Criminal Procedure: Investigation Nowlin-Spring 2015
1. Amendment IV (1791)
a. Clause 1: Reasonableness clause- search and seizure
b. Clause 2: Warrant clause
c. Is the reasonableness clause really about the warrant clause?
2. Amendment V (1791)
a. Self-incrimination clause
b. Pre-trial doctrine, as opposed to trial doctrine—Miranda
3. Amendment VI (1791)
a. Right to counsel-mostly a trial doctrine, but we will examine this at the interrogation stage
4. Amendment XIV (1868)
a. Due process clause
b. Equal protection clause
1. Crime control v. Due process
a. Crime control- concerned with getting bad guys off the street. Never lose sight that police, courts are there to deter crime
b. Due process- concerned with protecting liberties; policing the police that individual rights are protected
c. Declaration of Independence- protect life, liberty and the pursuit of happiness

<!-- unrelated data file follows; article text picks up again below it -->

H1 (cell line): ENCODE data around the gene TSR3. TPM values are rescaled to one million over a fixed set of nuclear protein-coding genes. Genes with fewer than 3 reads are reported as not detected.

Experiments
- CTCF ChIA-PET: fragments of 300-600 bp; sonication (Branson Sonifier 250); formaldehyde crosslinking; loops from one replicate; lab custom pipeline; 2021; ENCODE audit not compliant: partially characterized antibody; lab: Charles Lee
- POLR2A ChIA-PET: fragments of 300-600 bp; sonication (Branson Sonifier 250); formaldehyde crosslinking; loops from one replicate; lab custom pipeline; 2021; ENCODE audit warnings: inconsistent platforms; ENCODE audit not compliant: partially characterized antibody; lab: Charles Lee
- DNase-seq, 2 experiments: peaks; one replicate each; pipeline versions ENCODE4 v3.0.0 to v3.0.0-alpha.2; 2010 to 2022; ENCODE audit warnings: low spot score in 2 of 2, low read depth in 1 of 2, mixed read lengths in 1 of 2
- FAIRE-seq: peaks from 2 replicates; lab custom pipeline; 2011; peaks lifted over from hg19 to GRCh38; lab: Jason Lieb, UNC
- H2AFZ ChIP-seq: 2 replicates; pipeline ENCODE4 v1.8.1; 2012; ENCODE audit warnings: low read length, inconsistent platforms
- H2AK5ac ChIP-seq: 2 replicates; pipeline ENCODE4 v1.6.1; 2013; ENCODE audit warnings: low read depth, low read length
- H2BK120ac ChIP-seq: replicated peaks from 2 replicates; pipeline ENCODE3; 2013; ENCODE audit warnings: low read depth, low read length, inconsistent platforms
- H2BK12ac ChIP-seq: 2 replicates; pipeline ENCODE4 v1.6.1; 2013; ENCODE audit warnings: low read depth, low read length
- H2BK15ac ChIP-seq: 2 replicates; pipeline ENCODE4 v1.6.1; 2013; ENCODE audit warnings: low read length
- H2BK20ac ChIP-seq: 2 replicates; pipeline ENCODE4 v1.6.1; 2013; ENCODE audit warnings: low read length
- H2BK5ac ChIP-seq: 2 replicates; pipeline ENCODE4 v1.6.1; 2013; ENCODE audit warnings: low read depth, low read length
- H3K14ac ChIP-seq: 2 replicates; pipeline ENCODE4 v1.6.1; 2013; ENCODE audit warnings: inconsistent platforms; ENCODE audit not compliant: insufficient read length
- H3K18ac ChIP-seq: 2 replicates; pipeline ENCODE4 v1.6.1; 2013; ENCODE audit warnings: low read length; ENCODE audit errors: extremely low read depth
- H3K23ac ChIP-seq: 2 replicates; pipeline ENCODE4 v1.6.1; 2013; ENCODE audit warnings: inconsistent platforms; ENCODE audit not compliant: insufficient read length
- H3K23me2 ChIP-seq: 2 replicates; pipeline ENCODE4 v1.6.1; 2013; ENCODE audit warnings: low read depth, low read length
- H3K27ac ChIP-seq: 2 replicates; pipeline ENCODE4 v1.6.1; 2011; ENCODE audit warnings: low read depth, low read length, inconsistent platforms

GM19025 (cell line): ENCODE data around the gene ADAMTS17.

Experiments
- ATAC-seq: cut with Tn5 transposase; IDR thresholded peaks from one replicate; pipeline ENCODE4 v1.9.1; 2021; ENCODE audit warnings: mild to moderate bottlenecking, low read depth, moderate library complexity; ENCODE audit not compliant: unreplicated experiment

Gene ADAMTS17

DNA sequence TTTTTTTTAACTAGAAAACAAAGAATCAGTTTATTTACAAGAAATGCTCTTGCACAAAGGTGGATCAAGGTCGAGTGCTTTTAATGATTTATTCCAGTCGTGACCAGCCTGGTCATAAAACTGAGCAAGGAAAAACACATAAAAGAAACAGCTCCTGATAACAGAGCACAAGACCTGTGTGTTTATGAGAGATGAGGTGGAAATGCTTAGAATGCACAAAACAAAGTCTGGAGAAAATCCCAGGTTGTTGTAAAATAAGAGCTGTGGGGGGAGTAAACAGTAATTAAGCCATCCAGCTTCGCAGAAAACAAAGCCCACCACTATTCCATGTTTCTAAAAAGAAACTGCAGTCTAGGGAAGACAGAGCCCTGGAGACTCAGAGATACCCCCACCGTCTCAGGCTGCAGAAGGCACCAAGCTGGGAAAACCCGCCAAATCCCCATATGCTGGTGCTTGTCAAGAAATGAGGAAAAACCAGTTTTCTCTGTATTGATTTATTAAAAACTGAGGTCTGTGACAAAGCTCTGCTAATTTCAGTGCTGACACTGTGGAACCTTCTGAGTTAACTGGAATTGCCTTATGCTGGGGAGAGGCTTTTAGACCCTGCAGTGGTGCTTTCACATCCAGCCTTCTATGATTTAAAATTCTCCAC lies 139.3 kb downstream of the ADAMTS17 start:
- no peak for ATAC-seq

i. Strong reaction against British tyranny and invading people’s property so supports Due Process thought process
ii. But we should also protect citizens against criminals; protect natural rights against violence (Crime Control theory)
iii. Founders had to balance differing values
2. Judicial restraint v. Judicial activism
a. Restraint- judges should be deferential to the judicial process; shouldn’t be making too much policy; if Court strikes down a procedure as unconstitutional, they should have text and history to support their position
i. Most worried about activism’s impact on separation of powers and federalism
b. Activism- judges should be more aggressive in actions with legislatures and should base their decision more on policy